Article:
“The attack has a complex and complete arsenal of droppers, backdoors and other tools involving Chinoxy backdoor, PcShare RAT and FunnyDream backdoor binaries, with forensic artefacts pointing towards a sophisticated Chinese actor,” Bitdefender said in a new analysis shared with The Hacker News.

It’s worth noting that the FunnyDream campaign has been previously linked to high-profile government entities in Malaysia, Taiwan, and the Philippines, with a majority of victims located in Vietnam.

According to the researchers, not only around 200 machines exhibited attack indicators associated with the campaign, evidence points to the fact the threat actor may have compromised domain controllers on the victim’s network, allowing them to move laterally and potentially gain control of other systems.

The research has yielded little to no clues as to how the infection happened, although it’s suspected that the attackers employed social engineering lures to trick unwitting users into opening malicious files.

images from Hacker News

Researcher Discloses Critical RCE Flaws In Cisco Security Manager

Researcher Discloses Critical RCE Flaws In Cisco Security Manager

Cisco has published multiple security advisories concerning critical flaws in Cisco Security Manager (CSM) a week after the networking equipment maker quietly released patches with version 4.22 of the platform.

The development comes after Code White researcher Florian Hauser (frycos) yesterday publicly disclosed proof-of-concept (PoC) code for as many as 12 security vulnerabilities affecting the web interface of CSM that makes it possible for an unauthenticated attacker to achieve remote code execution (RCE) attacks.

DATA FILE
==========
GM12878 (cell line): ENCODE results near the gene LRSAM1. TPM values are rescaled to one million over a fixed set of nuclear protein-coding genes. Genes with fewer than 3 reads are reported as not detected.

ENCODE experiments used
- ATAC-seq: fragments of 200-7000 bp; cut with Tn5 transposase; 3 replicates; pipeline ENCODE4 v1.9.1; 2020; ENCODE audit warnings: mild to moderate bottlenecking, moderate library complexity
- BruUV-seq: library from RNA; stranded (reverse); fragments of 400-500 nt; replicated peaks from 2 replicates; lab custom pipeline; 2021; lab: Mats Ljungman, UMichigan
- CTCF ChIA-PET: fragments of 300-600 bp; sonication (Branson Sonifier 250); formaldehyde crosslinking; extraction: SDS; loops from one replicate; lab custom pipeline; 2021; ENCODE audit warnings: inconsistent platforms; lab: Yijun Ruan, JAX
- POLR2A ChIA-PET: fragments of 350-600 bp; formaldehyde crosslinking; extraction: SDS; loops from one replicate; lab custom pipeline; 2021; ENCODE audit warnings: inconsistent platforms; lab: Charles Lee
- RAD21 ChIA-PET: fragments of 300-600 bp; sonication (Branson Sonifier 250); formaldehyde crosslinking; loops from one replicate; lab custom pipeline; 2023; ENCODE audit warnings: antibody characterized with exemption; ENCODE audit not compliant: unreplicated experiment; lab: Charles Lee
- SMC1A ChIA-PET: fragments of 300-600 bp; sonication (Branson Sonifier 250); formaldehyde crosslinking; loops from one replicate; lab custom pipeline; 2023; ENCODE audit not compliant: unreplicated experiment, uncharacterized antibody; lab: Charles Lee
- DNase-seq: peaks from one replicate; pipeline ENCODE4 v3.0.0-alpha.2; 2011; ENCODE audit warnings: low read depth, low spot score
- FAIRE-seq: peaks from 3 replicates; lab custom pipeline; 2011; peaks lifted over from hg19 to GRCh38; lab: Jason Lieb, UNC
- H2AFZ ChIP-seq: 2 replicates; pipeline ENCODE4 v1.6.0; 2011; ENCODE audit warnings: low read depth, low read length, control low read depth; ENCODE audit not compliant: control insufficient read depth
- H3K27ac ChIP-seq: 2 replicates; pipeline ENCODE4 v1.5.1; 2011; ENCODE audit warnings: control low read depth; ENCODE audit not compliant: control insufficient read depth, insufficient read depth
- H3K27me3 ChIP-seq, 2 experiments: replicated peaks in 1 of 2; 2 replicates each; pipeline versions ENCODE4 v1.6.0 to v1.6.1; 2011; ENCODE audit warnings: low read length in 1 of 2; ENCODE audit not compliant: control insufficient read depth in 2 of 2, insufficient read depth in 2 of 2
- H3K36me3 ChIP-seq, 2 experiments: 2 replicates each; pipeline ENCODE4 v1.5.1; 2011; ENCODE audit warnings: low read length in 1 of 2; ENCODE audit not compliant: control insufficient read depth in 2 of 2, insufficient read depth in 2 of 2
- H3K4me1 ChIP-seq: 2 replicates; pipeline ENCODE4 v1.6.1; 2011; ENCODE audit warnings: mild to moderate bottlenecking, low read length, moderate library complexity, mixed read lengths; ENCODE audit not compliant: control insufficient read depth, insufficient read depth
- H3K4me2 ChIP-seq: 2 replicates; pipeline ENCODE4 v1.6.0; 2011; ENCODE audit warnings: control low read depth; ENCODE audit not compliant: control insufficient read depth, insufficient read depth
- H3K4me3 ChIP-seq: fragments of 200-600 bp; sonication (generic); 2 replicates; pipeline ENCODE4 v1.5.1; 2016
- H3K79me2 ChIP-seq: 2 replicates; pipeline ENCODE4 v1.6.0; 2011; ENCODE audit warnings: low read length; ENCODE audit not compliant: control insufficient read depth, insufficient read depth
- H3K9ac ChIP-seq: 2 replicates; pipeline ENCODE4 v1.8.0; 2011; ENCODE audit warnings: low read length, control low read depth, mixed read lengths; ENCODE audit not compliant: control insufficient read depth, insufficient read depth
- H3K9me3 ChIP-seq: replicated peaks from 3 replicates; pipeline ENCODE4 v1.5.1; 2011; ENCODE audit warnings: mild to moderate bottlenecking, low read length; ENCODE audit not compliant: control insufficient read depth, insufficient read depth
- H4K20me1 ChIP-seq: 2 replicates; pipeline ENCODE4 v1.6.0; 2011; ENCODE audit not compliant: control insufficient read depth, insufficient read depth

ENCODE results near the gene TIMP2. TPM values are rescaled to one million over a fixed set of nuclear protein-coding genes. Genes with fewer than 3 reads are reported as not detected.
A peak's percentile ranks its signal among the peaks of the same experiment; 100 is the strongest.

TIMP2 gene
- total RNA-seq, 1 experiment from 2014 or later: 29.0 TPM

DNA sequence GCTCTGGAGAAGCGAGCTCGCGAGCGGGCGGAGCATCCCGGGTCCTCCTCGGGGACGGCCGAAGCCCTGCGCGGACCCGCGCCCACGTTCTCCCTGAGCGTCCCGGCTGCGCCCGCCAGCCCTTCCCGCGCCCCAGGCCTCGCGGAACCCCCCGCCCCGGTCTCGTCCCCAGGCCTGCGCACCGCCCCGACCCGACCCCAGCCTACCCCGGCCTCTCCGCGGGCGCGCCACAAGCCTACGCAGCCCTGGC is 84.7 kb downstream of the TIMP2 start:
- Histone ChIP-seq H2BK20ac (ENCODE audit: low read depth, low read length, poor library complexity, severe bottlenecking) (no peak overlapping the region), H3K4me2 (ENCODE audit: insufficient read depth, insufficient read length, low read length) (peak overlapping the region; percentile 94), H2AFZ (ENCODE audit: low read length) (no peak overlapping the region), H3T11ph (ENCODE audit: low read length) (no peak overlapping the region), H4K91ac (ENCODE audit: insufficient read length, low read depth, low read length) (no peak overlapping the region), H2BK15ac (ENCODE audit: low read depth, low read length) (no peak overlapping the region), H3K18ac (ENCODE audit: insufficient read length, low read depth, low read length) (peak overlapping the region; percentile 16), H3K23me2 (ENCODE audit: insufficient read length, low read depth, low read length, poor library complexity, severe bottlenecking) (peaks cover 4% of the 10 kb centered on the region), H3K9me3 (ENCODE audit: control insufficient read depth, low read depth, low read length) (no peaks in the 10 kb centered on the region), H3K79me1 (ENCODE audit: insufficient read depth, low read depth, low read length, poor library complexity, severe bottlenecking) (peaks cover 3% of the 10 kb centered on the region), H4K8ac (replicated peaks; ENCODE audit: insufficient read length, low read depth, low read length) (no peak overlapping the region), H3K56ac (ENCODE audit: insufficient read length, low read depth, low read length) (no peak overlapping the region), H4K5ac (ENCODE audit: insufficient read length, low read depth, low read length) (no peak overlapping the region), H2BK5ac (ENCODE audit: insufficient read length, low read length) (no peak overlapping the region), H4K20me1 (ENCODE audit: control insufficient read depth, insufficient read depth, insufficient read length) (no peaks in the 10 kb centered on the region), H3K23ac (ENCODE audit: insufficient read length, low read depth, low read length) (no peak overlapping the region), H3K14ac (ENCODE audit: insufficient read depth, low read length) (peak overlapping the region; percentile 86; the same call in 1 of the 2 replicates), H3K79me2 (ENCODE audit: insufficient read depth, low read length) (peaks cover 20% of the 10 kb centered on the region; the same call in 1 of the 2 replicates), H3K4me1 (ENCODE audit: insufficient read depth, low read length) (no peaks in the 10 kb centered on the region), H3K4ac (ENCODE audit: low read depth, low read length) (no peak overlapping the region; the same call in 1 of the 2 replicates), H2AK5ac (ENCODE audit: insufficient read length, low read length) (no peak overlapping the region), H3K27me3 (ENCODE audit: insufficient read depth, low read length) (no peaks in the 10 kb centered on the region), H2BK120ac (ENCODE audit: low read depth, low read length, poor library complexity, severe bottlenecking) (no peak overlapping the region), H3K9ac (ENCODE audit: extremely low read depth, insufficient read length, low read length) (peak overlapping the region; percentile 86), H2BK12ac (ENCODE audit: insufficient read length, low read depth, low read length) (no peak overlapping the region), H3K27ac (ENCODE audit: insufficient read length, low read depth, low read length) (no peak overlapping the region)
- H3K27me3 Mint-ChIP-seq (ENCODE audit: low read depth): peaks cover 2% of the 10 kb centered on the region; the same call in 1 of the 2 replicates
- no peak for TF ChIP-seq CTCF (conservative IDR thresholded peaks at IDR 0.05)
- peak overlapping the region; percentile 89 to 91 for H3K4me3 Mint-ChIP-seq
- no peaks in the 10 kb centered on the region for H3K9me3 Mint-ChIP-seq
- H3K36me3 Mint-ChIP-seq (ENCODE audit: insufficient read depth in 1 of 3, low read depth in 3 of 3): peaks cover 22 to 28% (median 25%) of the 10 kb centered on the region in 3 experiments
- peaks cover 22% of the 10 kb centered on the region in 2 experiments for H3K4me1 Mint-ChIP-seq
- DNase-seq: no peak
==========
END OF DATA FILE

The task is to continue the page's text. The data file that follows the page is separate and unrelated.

The flaws were responsibly reported to Cisco’s Product Security Incident Response Team (PSIRT) three months ago, on July 13.

“Since Cisco PSIRT became unresponsive and the published release 4.22 still doesn’t mention any of the vulnerabilities,” claimed frycos in a tweet, citing the reasons for going public with the PoCs yesterday.

Cisco Security Manager is an end-to-end enterprise solution that allows organizations to enforce access policies and manage and configure firewalls and intrusion prevention systems in a network.

images from Hacker News

Trojanized Security Software Hits South Korea Users in Supply-Chain Attack

Trojanized Security Software Hits South Korea Users in Supply-Chain Attack

Cyber security researchers took the wraps off a novel supply chain attack in South Korea that abuses legitimate security software and stolen digital certificates to distribute remote administration tools (RATs) on target systems.

Attributing the operation to the Lazarus Group, also known as Hidden Cobra, Slovak internet security company ESET said the state-sponsored threat actor leveraged the mandatory requirement that internet users in the country must install additional security software in order to avail Internet banking and essential government services.

The attack, while limited in scope, exploits WIZVERA VeraPort, which is billed as a “program designed to integrate and manage internet banking-related installation programs,” such as digital certificates issued by the banks to individuals and businesses to secure all transactions and process payments.

The development is the latest in a long history of espionage attacks against victims in South Korea, including Operation TroyDDoS attacks in 2011, and against banking institutions and cryptocurrency exchanges over the last decade.

images from Hacker News